The Clinical Nurse Specialist
A Paediatric Rheumatology Nurse Specialist (PRNS) is a trained children’s nurse who has specialist experience and has undertaken further training to be able to look after your child’s physical, emotional and social needs. They are also known as Paediatric Rheumatology Clinical Nurse Specialists (CNS), Paediatric Rheumatology Nurse Practitioners or simply as Specialist Nurses. The PRNS is a key member of the multi-disciplinary team whether it’s in a specialist paediatric unit or community based hospital.
The PRNS can help your child and family to learn about the diagnosis, the treatments and therapies offered, managing medications, understanding test results and helping you and your child cope with the emotional impact of a potentially long term condition. They are also a good source of knowledge if your child needs support and advice in managing their symptoms and treatment or, if you have any concerns about your child and can also liaise with other healthcare teams, schools, social services and voluntary groups and agencies on your child’s behalf.
When you and your child come to clinic you’ll see the consultant and the PRNS; some PRNSs alsorun their own nurse-led clinics to see and assess children and ensure that treatments are working effectively in the same way that a doctor does. This means they provide a ‘one-stop’ clinic and can:
- take blood samples if needed and get the results
- give joint injections as well as administering other treatments and therapies
- organise X-rays for your child to have done at the hospital after you’ve seen the consultant and before you go home
- organise for one of the physiotherapists to see your child if they need help with exercises
- refer to a podiatrist who can assess your child’s gait and provide corrective/supportive insoles
- organise for you to collect any medicines your child needs to take home with you following your child’s appointment.
The PRNS isn’t just concerned about your child’s physical wellbeing but also their mental and emotional health and their links to the local Children & Adolescent Mental Health Service (CAMHS) means they can ask them to see your child if they need extra help and support with things like pain management.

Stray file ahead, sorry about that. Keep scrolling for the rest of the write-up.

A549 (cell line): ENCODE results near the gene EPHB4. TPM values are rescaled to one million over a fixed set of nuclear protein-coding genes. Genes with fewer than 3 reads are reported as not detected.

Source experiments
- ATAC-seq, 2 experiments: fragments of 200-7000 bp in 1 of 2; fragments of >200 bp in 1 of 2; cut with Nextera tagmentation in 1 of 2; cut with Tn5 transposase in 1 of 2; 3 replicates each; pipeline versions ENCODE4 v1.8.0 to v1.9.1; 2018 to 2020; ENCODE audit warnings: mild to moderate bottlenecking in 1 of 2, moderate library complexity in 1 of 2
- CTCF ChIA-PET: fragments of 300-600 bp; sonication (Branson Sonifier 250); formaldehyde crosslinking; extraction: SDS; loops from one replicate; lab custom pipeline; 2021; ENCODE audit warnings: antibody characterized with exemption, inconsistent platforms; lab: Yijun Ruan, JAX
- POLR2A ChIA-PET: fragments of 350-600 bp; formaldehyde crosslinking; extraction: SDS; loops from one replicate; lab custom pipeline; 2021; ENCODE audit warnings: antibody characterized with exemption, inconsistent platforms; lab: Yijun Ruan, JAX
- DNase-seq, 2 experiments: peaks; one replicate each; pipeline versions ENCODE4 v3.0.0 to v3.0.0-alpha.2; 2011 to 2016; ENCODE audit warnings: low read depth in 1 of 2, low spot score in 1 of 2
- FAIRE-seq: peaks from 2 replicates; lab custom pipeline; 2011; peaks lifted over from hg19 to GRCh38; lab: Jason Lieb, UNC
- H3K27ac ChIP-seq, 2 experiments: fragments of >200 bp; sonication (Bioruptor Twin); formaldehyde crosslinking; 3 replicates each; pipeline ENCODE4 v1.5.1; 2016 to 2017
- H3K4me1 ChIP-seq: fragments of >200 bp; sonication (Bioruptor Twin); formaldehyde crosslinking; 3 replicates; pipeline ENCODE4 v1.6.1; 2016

The PRNS also plays a key role in helping you and your child navigate the process of moving from paediatric to adult rheumatology services, known as the transition (link to J08). Children and young people are usually seen in clinic together with their parents but sometimes you or your child, especially if they are coming up to or are already a teenager, may want to speak to the PRNS on their own. This can be arranged and a separate room or area made available away from the clinic room where they can talk to your child, or indeed you if you also have any worries or concerns, about anything from general arthritis management, medications and other treatment options including how to give injections, offer support following diagnosis and anything which may be worrying either of you.
All PRNSs, whether based in a specialist centre, a district general hospital or in a community based hospital have good access to the necessary services and work hard to provide a good service geared towards giving your child the physical and psychological means to manage their condition effectively and to lead a full, active and fun life with their support and encouragement.
Although there aren’t many PRNSs in the UK they are a very friendly bunch who often communicate with each other as well as their colleagues across the world to share problems, good ways of working and, as most PRNSs are involved in national research projects, their knowledge and experience of new research.
Often families can contact their PRNS directly via an advice line, direct phone number, department email or hospital pager system. This helps you to make contact easily with someone who knows about you, your child, their condition and its treatment. Your PRNS will never mind being asked any questions, will like sharing good advice and tips from families and love helping your child to remain happy, active and able to play.
By Sister Kit Tranter (Clinical Nurse specialist) and Sister Gail Melling (Clinical Nurse Specialist)
Original article: 13/01/2015
Next review due: 13/01/2018